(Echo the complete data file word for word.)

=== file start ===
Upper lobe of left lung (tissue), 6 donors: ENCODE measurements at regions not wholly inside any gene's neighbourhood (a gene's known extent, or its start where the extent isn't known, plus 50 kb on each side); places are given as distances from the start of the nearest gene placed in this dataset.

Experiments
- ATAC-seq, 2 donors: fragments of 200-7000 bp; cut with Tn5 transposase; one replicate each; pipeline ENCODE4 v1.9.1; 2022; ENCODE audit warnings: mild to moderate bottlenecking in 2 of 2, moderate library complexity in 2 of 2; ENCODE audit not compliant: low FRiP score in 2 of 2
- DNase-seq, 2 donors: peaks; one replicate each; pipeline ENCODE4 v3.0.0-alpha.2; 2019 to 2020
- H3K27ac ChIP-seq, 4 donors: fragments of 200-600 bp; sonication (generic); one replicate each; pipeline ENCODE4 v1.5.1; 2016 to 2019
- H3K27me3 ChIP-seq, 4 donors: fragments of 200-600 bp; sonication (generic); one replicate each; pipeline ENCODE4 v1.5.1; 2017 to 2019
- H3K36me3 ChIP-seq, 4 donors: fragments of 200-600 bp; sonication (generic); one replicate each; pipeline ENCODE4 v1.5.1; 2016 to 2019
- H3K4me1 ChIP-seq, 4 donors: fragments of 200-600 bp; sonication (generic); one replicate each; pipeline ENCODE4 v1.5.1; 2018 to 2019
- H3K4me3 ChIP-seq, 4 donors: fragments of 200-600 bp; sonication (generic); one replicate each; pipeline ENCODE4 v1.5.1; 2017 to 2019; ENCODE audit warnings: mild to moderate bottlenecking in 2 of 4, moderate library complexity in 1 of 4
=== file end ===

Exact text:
Upper lobe of left lung (tissue), 6 donors: ENCODE measurements at regions not wholly inside any gene's neighbourhood (a gene's known extent, or its start where the extent isn't known, plus 50 kb on each side); places are given as distances from the start of the nearest gene placed in this dataset.

Experiments
- ATAC-seq, 2 donors: fragments of 200-7000 bp; cut with Tn5 transposase; one replicate each; pipeline ENCODE4 v1.9.1; 2022; ENCODE audit warnings: mild to moderate bottlenecking in 2 of 2, moderate library complexity in 2 of 2; ENCODE audit not compliant: low FRiP score in 2 of 2
- DNase-seq, 2 donors: peaks; one replicate each; pipeline ENCODE4 v3.0.0-alpha.2; 2019 to 2020
- H3K27ac ChIP-seq, 4 donors: fragments of 200-600 bp; sonication (generic); one replicate each; pipeline ENCODE4 v1.5.1; 2016 to 2019
- H3K27me3 ChIP-seq, 4 donors: fragments of 200-600 bp; sonication (generic); one replicate each; pipeline ENCODE4 v1.5.1; 2017 to 2019
- H3K36me3 ChIP-seq, 4 donors: fragments of 200-600 bp; sonication (generic); one replicate each; pipeline ENCODE4 v1.5.1; 2016 to 2019
- H3K4me1 ChIP-seq, 4 donors: fragments of 200-600 bp; sonication (generic); one replicate each; pipeline ENCODE4 v1.5.1; 2018 to 2019
- H3K4me3 ChIP-seq, 4 donors: fragments of 200-600 bp; sonication (generic); one replicate each; pipeline ENCODE4 v1.5.1; 2017 to 2019; ENCODE audit warnings: mild to moderate bottlenecking in 2 of 4, moderate library complexity in 1 of 4